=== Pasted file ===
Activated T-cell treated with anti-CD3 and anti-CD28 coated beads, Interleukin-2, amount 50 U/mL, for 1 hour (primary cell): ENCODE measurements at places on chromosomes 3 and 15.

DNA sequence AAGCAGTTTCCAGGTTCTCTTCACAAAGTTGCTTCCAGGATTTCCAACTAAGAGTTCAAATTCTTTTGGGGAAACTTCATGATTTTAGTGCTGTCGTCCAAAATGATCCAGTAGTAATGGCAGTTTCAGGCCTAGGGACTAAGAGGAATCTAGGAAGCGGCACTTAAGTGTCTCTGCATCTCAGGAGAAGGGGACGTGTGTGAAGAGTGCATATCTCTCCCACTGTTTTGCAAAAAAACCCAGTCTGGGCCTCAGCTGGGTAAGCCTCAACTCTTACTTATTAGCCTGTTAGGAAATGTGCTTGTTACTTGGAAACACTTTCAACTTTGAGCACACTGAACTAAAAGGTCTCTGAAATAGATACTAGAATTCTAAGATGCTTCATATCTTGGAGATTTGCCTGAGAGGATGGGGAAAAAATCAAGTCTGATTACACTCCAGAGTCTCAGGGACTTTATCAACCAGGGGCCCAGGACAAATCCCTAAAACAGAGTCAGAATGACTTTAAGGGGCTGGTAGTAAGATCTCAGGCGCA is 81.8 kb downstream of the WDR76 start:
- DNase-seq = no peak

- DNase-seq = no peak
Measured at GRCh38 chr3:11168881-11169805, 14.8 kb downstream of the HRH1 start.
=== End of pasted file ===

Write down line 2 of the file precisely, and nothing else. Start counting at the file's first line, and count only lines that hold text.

DNA sequence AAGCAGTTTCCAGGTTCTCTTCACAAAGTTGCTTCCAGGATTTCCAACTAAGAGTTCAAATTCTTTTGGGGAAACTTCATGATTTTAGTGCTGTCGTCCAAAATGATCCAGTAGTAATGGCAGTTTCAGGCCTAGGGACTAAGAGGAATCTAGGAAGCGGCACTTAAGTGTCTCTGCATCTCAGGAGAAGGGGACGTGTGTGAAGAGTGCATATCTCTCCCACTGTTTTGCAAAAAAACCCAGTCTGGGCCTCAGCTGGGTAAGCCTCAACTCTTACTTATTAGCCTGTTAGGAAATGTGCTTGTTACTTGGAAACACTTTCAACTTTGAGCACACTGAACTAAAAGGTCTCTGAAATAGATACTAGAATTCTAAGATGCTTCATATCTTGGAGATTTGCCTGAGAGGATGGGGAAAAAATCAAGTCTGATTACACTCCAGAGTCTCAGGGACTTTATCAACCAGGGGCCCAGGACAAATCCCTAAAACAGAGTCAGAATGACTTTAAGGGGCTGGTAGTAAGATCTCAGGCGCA is 81.8 kb downstream of the WDR76 start: